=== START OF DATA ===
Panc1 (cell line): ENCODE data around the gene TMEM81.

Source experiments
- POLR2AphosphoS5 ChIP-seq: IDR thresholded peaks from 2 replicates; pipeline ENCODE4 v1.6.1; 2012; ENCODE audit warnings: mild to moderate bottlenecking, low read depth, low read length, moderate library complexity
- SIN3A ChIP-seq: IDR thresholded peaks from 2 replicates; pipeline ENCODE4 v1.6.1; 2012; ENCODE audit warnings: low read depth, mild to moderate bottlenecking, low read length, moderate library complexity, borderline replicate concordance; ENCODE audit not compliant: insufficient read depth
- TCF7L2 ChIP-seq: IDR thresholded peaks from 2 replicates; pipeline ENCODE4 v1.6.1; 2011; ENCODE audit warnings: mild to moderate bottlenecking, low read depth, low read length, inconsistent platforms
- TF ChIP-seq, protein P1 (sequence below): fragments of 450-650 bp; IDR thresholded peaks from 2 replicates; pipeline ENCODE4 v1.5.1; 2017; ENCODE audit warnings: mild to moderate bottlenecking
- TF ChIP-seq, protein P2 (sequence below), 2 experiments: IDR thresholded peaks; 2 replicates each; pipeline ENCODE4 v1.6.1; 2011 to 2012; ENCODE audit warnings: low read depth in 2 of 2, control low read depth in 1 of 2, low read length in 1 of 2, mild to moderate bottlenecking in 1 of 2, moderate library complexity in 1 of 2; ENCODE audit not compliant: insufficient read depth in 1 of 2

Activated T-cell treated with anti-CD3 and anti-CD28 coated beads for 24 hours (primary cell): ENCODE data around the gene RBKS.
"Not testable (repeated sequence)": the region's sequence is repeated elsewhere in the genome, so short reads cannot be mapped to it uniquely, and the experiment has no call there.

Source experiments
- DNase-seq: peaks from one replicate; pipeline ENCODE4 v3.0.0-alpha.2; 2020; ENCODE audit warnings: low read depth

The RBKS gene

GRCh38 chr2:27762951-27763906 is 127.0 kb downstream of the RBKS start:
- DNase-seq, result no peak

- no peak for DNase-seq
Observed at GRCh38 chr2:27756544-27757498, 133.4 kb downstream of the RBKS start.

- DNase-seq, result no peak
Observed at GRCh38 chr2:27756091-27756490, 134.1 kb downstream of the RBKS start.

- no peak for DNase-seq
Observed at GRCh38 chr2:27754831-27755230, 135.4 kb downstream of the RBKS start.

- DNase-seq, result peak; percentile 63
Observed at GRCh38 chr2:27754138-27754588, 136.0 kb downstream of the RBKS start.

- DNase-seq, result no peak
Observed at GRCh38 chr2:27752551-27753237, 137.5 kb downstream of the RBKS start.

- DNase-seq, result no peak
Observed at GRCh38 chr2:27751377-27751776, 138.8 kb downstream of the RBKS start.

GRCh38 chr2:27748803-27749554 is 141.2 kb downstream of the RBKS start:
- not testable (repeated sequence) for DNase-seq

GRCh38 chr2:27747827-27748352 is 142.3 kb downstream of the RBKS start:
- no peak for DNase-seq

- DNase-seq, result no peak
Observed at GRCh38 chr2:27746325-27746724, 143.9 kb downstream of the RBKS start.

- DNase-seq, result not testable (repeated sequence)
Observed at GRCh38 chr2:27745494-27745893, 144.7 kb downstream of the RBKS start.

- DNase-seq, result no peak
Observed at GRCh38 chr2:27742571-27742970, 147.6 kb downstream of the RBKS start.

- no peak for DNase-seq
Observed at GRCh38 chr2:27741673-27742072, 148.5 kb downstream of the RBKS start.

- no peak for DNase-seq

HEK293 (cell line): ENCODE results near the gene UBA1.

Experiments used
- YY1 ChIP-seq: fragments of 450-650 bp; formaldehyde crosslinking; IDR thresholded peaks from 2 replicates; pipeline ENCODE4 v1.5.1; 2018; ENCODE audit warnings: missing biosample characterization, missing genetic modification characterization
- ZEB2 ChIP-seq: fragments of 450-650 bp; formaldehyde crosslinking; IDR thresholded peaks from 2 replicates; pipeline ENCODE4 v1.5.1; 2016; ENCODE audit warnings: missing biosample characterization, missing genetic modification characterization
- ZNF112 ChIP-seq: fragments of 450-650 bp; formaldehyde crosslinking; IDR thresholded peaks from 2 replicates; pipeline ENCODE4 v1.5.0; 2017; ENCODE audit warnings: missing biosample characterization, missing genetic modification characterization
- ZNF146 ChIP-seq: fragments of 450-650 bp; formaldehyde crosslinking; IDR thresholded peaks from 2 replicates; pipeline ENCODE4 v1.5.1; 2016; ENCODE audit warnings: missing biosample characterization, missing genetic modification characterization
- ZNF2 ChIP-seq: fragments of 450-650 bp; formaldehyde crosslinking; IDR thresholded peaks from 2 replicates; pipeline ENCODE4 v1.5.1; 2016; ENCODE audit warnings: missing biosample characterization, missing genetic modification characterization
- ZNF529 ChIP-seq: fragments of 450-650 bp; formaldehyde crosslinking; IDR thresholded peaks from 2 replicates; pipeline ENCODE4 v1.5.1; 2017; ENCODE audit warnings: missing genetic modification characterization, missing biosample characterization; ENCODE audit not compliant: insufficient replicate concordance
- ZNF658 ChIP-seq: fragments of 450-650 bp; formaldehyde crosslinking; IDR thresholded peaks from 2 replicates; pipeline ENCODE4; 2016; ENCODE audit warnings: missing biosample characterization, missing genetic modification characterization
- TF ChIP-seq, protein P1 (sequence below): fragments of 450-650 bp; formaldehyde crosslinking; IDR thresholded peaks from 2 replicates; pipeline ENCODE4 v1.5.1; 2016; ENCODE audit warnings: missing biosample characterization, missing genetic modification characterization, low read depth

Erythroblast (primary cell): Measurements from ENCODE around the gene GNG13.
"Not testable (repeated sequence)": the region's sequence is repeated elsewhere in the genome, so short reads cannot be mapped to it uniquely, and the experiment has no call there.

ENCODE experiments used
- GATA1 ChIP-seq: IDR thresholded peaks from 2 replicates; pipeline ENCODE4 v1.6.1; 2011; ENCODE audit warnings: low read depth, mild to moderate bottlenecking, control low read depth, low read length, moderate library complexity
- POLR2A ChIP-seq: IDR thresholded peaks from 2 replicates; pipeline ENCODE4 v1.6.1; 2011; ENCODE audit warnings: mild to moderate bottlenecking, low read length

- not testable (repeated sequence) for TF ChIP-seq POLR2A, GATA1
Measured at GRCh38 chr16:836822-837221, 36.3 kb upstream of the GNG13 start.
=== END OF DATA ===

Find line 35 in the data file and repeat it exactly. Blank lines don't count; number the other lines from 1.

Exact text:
- DNase-seq, result no peak